11 June 2020, The Tablet

Trump’s attack on the papacy is likely to backfire

Trump’s attack on the papacy is likely to backfire

President Donald J. Trump stands in the Rose Garden of the White House in Washington, DC on June 5, 2020.
Yuri Gripas/DPA/PA Images

With a single tweet, President Donald Trump has put the relationship between the United States and the Holy See under strain while potentially jeopardising his support among Catholics.  

Yesterday the US president highlighted an endorsement he received from Archbishop Carlo Maria Viganò, the former papal envoy to Washington DC who in 2018 took the extraordinary step of calling on Pope Francis to resign. 

Trump told his 82 million followers about an “incredible” letter written by the archbishop which argues the Black Lives Matter protests and the Coronavirus lockdowns are part of an apocalyptic campaign by the “children of darkness” against the “children of light.” 

There are two immediate implications arising from the president's support for Viganò. The first is the difficulty it poses for the US relationship with the papacy and the headquarters of the world’s largest religion. 

Although the president and the Pope have had disagreements, the Holy See has always kept good channels of dialogue with Trump administration and have worked with them on issues such as freedom of religion.   

But where does the latest development leave US Ambassador to the Vatican, Callista Gingrich, if her boss has backed someone who doesn’t think the Pope should be in office? Does the president expect her to convey his support of Viganò to the Holy See? 

Then there is the ambassador’s husband, Newt Gingrich, who is one of the president’s most vocal cheerleaders. The former house speaker scrupulously avoids Vatican politics, but his consistent support for Trump becomes something of an elephant in the room in the Holy See now that the president is all in with Viganò. 

The Viganò tweet was not the first time the president has attacked the Pope on Twitter: in 2013 Trump (then just a businessman and reality TV star) criticised Francis for paying the bill at the guesthouse he stayed in before the conclave. "It's not pope-like!" the future president said. Tensions reached a fever pitch ahead of the 2016 election when the Pope said the plan by the then-presidential candidate to build a wall between the US and Mexico was "not Christian".  

The Vatican has made no official comment on the latest tweet, although Fr Antonio Spadaro, the editor of the journal the Holy See-backed La Civilta Cattolica, linked to a 2017 article he co-authored with Marcelo Figueroa on how Catholic and Evangelical groups were advancing an “ecumenism of hate.” It argued faith was being used to push a right-wing political agenda and that President Trump had tapped into this by promoting “apocalyptic geopolitics.”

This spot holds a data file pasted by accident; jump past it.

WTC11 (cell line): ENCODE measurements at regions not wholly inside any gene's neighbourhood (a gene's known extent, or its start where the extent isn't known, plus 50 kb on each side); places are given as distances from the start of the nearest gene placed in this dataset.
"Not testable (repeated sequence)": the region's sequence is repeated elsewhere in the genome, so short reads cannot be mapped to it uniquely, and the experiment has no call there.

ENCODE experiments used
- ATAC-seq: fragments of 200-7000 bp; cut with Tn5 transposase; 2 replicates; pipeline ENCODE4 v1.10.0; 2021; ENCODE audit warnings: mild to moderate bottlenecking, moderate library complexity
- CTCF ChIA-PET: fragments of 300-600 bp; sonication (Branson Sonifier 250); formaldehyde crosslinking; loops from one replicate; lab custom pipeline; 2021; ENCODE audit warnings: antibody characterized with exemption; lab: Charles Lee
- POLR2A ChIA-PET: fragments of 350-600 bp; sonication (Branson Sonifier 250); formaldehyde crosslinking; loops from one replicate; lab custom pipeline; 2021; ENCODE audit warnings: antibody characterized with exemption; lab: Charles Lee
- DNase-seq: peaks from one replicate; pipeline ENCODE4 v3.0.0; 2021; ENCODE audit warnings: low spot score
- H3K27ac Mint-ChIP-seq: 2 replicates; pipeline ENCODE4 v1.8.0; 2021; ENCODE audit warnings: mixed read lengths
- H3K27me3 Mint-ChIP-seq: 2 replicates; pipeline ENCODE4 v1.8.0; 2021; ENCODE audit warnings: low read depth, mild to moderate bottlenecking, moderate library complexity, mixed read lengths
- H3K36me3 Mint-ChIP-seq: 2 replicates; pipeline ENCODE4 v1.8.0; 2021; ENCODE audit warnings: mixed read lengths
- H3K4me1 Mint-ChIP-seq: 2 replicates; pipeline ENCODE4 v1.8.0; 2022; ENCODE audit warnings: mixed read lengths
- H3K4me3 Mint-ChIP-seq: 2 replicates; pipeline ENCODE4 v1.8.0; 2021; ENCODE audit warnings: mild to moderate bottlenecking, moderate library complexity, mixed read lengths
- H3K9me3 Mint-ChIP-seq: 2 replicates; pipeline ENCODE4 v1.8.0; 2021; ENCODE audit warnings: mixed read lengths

Although that article came under heavy criticism when it was published, with one senior US prelate describing it as “wilfully ignorant”, the Viganò letter, and the president’s promotion of it, makes that 2017 intervention now look prophetic.

Figueroa, a Protestant pastor who the Pope asked to oversee the Argentine version of the Vatican newspaper L’Osservatore Romano, responded to Trump by tweeting a part of that 2017 article: “this mingling of politics, morals and religion has taken on a Manichaean language that divides reality between absolute Good and absolute Evil.”

The second implication of this latest episode, and perhaps more concerning for the president, is what backing Viganò means for Trump’s US Catholic base. Although it was white Catholics in swing states that handed the president his extraordinary 2016 election victory, polls show he is losing support. Any attempt to weaponise Viganò and his theories to go after the papacy and Church leaders during the 2020 campaign is likely to trouble the consciences of Catholics who have previously supported the president. 

“Trump is on dangerous terrain with white Catholics,” says David Gibson, Director of Fordham University’s Center on Religion and Culture. “Catholics who support him may not love Francis, but if they see the president attack the Pope they may not be happy.”

A number of high-profile Catholics who have thrown their support the president are also in an awkward position. How can they now claim to be loyal to the papacy and Trump? 

More troubling still is that the president’s Viganò tweet came a day after he suggested that a Catholic peace activist, shoved to the ground by police, was an “Antifa provocateur.”  Two officers were later suspended and charged with assault.  

“This is more about the Catholic advisers around Trump. The fact people are feeding him information from Lifesite news shows you where he gets his view of the Catholic Church,” the Fordham director explained. 

The vast majority of Catholics, Gibson added, are unlikely to know much about Archbishop Viganò and the tweet has now increased the 79-year-old retired diplomat’s profile.

Any glance at the history of the papacy shows it is littered with conflicts and entanglements with the worldly powers of the day, from the early Popes who were martyred to the disputes with the French crown which led to the Avignon popes. Despite crises and attacks that should have overwhelmed it, the Chair of St Peter has survived. 

“The republic of Venice was modern when compared with the Papacy and the republic of Venice is gone – but the Papacy remains,” wrote Lord Macaulay (Thomas Babington), an English protestant historian in 1840.

Before he launches any further salvos against the 266th Successor of St Peter, President Trump may wish to consider the durability of the office that he is being encouraged to attack.

What do you think?


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